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Earthship community building interest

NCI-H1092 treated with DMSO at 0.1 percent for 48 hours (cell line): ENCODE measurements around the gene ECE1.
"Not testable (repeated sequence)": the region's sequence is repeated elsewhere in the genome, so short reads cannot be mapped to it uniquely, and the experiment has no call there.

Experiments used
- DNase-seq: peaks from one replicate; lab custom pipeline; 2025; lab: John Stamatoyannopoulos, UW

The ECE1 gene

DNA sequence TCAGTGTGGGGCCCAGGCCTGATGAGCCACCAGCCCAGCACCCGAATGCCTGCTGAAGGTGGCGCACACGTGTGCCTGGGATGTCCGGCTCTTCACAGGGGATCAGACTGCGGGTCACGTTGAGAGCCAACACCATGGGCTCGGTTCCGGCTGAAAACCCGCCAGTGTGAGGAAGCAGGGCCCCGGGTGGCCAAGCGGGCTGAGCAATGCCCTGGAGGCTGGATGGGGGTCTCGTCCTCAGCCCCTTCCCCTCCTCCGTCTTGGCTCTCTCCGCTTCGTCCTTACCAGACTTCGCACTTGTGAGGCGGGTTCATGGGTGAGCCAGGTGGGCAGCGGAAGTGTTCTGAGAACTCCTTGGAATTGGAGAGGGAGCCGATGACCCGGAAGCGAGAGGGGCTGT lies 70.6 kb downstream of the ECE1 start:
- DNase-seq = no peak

The Pikes Peak region has developed a name for itself in recent years as a hub for alternative and sustainable home-building ideas. The Tiny House Jamboree, now planning its third year in Colorado Springs, brought the idea of compact, mobile living to tens of thousands of visitors. In the windswept prairies between Peterson and Schriever Air Force Bases, another alternative style of home is being built, ìEarthships.îIn June, the Earthship Village Colorado team will start building the first of 40 to 65 Earthship homes in a planned 400-acre community. Like the Tiny House movement, the Earthship movement has been struggling with building permits, financing, zoning and water issues.ìWe have a long way to go. This is a big bird to get off the ground, but we’re going to do it,î said Sara Foster-Berry, land and project manager.While Earthships and Tiny Houses both try to be a path away from existing traditional wood-frame suburban homes, the movements have key differences. Tiny Houses try to have less impact on the environment by being mobile and encouraging residents to downsize, especially material belongings. Earthships try to incorporate the home into the environment. ìEarthships are different through their resiliency and permanency ó their ability to grow food and capture rain water, heat and cool themselves,î Foster-Berry said. ìA young lady who was living in a Tiny House on our property jumped ship when everything froze up in the winter after she only had it six months. Earthships are going to be standing strong many years from now; whereas, a Tiny House would probably eventually blow away with the prairie winds out where we are.îEarthship homes have been designed and built since the 1970s, when Taos, New Mexico-based architect Michael Reynolds researched ways to build sustainable homes with materials that could be found at any location around the world. The weight-bearing walls of Earthships are generally built out from rows of used tires, which are filled with rammed earth from the building site; instead of wood and plaster. Interior walls are often adobe-like clay or ìcob” over cores of earth, bottles and cans. A greenhouse lines the south face of the home to grow food for the occupants and to allow the winter sun to enter the home and warm the thermal mass walls to heat the interior. The bermed north facing wall creates a cooling effect during the summer.ìWe are working toward creating resilient housing for future generations,î Foster-Berry said. Off-grid homes built largely out of rammed earth and recycled materials are less likely to be destroyed by fire, wind or other threats.There are several existing Earthship-style homes throughout the Pikes Peak region that were built on individual properties over the years. The concept is popular in areas like Southern Colorado that have cold but relatively sunny winters. There are variations on the design that private designers have created in Black Forest and Peyton that use other materials besides rammed earth, including straw bales, poured concrete and giant cubes of shredded tires.Older Earthships had a bad rap because of leaky roofs and overheating in the summer. The problem has been resolved with the latest designs from Earthship Biotecture, Reynolds’ firm in Taos, said Chris Berry, builder manager at Earthship Village Community. Older designs had changes in roof pitch that led to leaks, and the newer models include an interior glass wall between the greenhouse and the living space, which keeps the home cooler during the summer.ìReynolds said that if someone gave him 10 million bucks and said ‘design the best Earthship you could,’ he said we’ve already hit it,î Berry said. ìThey’ve been working on this for 30, 40 years. Yes, there’s room to tune stuff, but we’re there, and it does everything we dreamed it could do.îThe EVC team has been working six to 12 months at the site south of Highway 94 to create what Foster-Berry calls ìthe invisible structures,î before starting the first full build. ìWe are absolutely planning on starting construction on our first Earthship June 1; we’ve placed this deadline on ourselves, come what may,î Foster-Berry said. ìRight now we’re working on the behind-the-scenes stuff like securing financing, the help we need, finding interns, getting permitting and engineering in place.îFitting the round Earthship building concept into the county’s square permitting hole has been a challenge for the team, as well as the expensive and lengthy water law proceedings typical of any subdivision in Colorado, regardless of how sustainable the community will be with the water. ìWe are caught up in water court with people upstream of us who are trying to slow our roll a little bit,î Foster-Berry said.ìReynolds told us rather than trying to fight all these fights, think of it like when your dog needs a pill,î Berry said. ìYou don’t just give the pill to the dog, you take some hamburger and stuff it in there. And that’s what the permitting process is like, you have to sugar coat it to give them what they want, and then your overall sustainable agenda is hiding in the middle.îThe team hopes people throughout the region and around the country interested in the Earthships and planned development areas will support the crowd-funding campaign that launched Feb. 1. While banks are becoming more comfortable financing the purchase of existing Earthship homes, construction loans are still nearly impossible under current regulations at Fannie Mae and Freddie Mac, the federal mortgage associations, Foster-Berry said.ìWe hope to get it off the ground, and then it will be available to the community as a community center, event center, overnight rental and model home,î she said. ìIt will start generating money for the community and bring in investors. But my plan is that we are eventually able to finance these homes within the structure of the community, rather than having to outsource it.îThe team hopes to raise about $350,000 to pay for the first home and finish the subdivision legal process. In exchange for donations through the Indiegogo campaign, backers would get a variety of benefits like overnight stays in the finished home and access to on-site special events.More information about the community and the crowd-funding campaign can be found at their Facebook page,